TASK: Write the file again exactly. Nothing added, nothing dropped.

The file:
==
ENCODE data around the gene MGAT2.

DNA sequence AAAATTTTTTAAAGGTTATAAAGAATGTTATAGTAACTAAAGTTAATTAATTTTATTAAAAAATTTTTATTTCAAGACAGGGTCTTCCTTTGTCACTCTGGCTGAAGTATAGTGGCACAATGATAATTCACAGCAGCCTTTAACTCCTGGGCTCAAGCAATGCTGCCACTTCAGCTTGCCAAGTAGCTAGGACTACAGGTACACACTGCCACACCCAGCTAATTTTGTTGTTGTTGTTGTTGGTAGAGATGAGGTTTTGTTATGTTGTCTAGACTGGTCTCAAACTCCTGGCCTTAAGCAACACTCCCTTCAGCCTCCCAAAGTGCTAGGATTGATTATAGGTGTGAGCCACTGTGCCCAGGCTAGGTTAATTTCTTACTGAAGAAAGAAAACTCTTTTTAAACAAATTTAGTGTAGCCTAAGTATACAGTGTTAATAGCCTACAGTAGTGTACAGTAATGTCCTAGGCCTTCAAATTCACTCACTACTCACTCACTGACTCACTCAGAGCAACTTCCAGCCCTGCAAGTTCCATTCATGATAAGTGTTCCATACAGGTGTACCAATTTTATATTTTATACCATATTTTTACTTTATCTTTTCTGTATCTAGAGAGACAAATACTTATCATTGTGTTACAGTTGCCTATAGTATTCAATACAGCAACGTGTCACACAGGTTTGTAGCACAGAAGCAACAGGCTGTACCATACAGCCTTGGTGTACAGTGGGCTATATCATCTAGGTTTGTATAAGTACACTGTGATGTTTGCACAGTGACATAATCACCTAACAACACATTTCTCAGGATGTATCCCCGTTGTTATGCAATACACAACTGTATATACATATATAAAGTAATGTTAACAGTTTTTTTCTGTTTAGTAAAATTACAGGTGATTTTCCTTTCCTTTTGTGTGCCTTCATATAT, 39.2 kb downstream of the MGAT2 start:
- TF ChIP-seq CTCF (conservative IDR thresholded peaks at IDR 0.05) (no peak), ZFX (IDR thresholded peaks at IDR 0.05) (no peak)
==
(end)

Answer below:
ENCODE data around the gene MGAT2.

DNA sequence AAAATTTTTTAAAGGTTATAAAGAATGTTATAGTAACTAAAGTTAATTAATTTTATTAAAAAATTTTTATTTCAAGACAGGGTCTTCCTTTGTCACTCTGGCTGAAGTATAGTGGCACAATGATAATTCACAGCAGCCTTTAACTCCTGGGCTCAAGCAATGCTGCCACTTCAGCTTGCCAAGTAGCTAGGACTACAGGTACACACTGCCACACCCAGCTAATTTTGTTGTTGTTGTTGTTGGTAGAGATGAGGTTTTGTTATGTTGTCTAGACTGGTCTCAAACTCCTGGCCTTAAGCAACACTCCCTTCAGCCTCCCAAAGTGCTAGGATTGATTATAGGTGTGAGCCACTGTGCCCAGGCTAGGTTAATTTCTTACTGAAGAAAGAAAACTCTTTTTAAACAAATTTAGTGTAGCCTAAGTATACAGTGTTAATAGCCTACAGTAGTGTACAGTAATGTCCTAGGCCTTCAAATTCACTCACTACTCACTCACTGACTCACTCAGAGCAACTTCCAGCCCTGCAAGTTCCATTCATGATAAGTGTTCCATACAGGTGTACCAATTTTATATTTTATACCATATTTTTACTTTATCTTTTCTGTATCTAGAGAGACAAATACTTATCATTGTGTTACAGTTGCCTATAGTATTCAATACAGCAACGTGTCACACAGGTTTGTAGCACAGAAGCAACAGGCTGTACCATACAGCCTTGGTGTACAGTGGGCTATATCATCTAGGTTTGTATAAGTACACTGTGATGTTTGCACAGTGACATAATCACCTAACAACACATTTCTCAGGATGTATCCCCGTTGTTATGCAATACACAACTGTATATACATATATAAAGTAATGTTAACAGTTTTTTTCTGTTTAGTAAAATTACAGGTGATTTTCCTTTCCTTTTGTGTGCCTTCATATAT, 39.2 kb downstream of the MGAT2 start:
- TF ChIP-seq CTCF (conservative IDR thresholded peaks at IDR 0.05) (no peak), ZFX (IDR thresholded peaks at IDR 0.05) (no peak)